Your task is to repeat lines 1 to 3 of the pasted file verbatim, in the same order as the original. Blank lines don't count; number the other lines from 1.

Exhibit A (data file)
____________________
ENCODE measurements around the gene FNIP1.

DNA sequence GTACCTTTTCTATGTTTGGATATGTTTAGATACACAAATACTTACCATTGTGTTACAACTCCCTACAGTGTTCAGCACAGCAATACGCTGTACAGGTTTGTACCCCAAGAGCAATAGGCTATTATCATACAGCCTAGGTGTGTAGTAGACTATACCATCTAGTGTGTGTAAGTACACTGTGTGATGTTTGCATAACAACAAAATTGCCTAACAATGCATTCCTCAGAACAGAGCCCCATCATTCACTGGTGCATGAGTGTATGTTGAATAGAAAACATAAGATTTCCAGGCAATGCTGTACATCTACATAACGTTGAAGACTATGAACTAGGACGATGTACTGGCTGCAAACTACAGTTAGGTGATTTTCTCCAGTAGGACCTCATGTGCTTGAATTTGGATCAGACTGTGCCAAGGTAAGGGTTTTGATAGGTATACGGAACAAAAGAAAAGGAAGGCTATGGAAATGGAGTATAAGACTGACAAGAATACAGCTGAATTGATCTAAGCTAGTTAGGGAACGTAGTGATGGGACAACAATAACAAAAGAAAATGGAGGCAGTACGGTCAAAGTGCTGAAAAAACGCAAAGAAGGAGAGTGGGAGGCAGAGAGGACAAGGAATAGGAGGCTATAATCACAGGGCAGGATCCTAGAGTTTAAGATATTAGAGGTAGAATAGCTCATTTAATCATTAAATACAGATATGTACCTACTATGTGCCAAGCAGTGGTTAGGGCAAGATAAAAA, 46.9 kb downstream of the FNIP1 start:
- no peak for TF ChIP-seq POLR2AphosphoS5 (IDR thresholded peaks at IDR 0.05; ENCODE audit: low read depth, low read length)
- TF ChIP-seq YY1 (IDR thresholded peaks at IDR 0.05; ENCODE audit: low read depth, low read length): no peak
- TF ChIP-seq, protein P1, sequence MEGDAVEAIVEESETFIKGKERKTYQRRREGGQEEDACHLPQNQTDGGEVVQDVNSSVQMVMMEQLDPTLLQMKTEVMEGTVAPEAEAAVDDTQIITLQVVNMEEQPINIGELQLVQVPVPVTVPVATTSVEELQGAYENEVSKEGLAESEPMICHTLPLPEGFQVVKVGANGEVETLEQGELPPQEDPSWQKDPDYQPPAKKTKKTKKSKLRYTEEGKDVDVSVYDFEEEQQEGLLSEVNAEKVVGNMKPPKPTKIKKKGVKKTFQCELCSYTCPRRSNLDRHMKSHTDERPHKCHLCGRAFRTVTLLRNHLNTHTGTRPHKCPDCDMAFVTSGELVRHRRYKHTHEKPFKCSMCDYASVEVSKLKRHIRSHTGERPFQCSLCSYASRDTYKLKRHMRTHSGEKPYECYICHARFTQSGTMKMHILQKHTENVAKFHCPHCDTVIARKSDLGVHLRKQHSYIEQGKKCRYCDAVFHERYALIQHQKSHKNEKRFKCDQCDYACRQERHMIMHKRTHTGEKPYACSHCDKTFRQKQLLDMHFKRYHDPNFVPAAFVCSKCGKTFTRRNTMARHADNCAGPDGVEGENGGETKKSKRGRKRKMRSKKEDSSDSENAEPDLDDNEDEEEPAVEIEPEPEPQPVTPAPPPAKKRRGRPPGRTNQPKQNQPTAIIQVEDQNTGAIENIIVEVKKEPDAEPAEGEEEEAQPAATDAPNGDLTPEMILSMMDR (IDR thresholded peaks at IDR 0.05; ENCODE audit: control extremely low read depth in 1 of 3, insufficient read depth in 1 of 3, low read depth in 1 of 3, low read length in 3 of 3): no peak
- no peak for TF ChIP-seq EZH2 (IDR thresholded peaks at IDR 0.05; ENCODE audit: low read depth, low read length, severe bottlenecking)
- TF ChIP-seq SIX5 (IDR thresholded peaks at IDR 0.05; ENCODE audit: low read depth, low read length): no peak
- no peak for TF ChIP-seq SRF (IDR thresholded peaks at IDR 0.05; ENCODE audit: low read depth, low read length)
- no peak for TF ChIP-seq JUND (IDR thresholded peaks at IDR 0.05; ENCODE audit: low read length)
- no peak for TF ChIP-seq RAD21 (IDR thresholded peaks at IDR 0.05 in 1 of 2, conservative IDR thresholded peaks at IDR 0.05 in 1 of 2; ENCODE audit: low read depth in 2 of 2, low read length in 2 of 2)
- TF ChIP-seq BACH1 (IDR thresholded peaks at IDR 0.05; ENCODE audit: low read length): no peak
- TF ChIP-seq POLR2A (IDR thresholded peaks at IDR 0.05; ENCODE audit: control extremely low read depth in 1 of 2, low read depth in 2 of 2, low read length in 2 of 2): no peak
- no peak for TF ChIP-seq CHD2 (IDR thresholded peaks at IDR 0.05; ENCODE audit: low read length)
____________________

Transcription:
ENCODE measurements around the gene FNIP1.

DNA sequence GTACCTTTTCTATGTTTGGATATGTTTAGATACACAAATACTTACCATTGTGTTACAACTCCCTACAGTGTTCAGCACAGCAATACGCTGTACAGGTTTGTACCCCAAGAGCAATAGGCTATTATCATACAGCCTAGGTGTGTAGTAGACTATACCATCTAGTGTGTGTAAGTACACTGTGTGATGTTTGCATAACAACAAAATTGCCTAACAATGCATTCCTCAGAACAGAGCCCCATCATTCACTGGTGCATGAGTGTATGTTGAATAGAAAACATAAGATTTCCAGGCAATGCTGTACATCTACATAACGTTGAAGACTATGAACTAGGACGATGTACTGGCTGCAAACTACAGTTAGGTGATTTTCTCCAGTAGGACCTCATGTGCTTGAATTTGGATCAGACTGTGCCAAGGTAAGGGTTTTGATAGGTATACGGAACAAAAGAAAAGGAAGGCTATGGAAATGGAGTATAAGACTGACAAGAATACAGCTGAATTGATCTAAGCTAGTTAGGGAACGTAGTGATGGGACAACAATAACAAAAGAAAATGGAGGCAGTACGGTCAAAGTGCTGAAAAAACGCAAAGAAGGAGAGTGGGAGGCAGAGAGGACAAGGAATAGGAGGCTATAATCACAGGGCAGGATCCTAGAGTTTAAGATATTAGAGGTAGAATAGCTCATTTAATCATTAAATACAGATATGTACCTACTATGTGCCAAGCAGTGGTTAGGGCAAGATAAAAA, 46.9 kb downstream of the FNIP1 start:
- no peak for TF ChIP-seq POLR2AphosphoS5 (IDR thresholded peaks at IDR 0.05; ENCODE audit: low read depth, low read length)